Now the chase is on. Falco goes to the Quinctius estate, and finds Selia dead and Quadratus gone. But this death is much more elegant, and soon another Dancer appears; Perella. She is working for the Chief Spy Anacrites, who was still alive when she saw him last, now with the Praetorian guard, but still being nursed by Falco’s mother.
Still not trusting Perella, Falco decides to share his information with her, and they piece together the real plot.
It is not the Baeticans who want the cartel, it is Laeta, who wants to force Vespasian to take over production, pouring millions into Rome’s coffers, but causing the price of olive oil to go through the roof. Laeta had set up Falco in the hope that he will find enough to cause the Emperor to stave off the threat of anyone else controlling olive oil, and putting Laeta in charge of the new cartel. If Falco dies, instead, well, that is the cost of doing business.
Attractus and Quadratus are part of the plan because Laeta needs some legitimacy, and the Quinctii have enough influence to make it at least appear to be on the up and up. Falco also learns that Quadratus was indeed with Constans when he died. It is now time to act.
Helena is about to burst, but Falco is still fearful of local medical experts, and so he sends her east by land while he rides to catch Quadratus before he kills someone else, and then hopes to catch up.
After visiting a couple of mines in search of Quadratus, he finally catches up with him. It turns out that Laeta did not have as much control over the Quinctii as he thought, and some of the killings were Quadratus’ idea. Quadratus tries to bluff, but he knows it’s too late to recover the dream of all that control. Ignoring Falco, he descends a ladder, slips and falls to his death. Falco can only wonder how much of an accident it was.
It’s a girl. Falco makes it before the birth, Helena survives, and only breaks a couple of his fingers.
Characters in "A Dying Light in Corduba"
- A. Camillus Aelianus - Eldest son of Decimus Camillus Verus
- Anacrites - Imperial spy
- Calisthenus - Architect
- Cornelius - Ex-quaestor of Baetica
- Decimus Camillus Verus - Senator and father of Helena Justina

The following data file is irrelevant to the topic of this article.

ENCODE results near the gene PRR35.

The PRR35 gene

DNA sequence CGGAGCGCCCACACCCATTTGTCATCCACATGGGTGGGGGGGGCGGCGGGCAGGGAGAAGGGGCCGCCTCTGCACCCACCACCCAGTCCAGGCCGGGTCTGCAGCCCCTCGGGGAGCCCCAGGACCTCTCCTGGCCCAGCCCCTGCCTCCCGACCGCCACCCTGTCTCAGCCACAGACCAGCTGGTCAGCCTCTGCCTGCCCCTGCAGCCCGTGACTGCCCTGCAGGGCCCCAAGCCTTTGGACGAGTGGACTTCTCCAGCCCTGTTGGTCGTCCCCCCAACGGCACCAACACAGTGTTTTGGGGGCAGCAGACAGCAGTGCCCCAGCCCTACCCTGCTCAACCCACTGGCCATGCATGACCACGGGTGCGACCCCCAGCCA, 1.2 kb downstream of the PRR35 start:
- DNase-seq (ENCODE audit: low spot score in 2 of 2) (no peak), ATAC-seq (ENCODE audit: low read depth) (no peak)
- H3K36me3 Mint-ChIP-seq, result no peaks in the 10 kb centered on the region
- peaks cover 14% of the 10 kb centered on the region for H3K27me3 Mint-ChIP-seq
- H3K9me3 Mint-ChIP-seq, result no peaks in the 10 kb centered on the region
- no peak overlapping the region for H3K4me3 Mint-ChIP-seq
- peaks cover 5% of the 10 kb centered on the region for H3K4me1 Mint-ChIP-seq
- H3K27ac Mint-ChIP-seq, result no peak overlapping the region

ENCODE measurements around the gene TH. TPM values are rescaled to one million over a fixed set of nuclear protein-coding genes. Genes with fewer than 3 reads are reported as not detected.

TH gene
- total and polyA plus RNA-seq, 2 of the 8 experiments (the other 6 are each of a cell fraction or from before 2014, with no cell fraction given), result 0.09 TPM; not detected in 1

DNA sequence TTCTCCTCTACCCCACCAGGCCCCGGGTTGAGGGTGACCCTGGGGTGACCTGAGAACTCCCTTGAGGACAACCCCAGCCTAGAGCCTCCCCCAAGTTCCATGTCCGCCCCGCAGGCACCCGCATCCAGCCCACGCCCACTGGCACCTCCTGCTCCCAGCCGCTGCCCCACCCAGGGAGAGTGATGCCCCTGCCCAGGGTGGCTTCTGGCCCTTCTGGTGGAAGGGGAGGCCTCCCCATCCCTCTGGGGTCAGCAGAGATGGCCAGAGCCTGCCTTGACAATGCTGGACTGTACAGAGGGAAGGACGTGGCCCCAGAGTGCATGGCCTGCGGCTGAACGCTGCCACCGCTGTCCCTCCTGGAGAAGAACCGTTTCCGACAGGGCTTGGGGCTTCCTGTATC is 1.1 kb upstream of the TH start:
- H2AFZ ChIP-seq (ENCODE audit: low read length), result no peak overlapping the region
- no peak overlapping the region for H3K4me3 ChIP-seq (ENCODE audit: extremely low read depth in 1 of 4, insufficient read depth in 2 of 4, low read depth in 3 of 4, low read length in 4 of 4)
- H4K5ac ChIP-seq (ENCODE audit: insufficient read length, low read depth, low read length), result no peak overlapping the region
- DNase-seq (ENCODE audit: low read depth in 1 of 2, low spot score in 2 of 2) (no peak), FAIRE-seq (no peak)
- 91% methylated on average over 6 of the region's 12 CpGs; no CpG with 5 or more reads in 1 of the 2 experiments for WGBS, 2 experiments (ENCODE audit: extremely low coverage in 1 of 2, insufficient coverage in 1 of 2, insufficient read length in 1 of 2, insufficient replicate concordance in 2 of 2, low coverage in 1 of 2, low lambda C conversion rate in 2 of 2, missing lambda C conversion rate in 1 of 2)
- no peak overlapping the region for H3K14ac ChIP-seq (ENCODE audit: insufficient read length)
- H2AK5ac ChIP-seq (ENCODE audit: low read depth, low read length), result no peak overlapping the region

- Gn. Drusillus Placidus - Procurator
- Helena Justina - Daughter of the Senator Decimus Camillus Verus and wife of Falco
- Helva - Usher
- Julia Justa - Wife of Camillus Verus and mother of Helena
- Junilla Tacita - Mother of Falco
- L. Petronius Longus - Enquiry chief in the XIII region and friend of Falco
- Marcus Didius Falco - Informer and Imperial Agent from the Aventine.
- Momus - Slave overseer
- Perella - Dancer
- Q. Camillus Justinus - Youngest son of Decimus Camillus Verus
- Quinctius Attractus - Senator
- Stertius - Transport manager
- T. Claudius Laeta - Imperial clerk
- T. Quinctius Quadratus - Son of Quinctius Attractus
- Titus Caesar - Eldest son of the Emperor
- Valentinus - Imperial agent
- Vespasian - Emperor
- Aelia Annaea - Widow
- Annaeus Maximus - Landowner
- Claudia Adorata - Wife of Licinius Rufius
- Claudia Rufina - Granddaughter of Licinius Rufius
- Cyzacus Junior - Poet
- Cyzacus Senior - Bargee
- Gorax - Retired gladiator
- Licinius Rufius - Landowner
- Marius Optatus - Tenant
- Marmarides - Driver
- Norbanus - Negotiator
- Rufius Constans - Grandson of Licinius Rufius
- Selia - Dancer
Allusions/references to actual history, geography and current science
- 1996, UK, Century (ISBN 0-7126-5941-2), Pub date 6 June 1996, hardback (First edition)
- 1998, USA, Mysterious Press (ISBN 0-89296-664-5), Pub date ? January 1998, hardback
- 2003, UK, Arrow, Paperback (ISBN 0-09-945199-9) (as part of single-volume omnibus edition, Falco on the Loose, with Last Act in Palmyra and Time to Depart)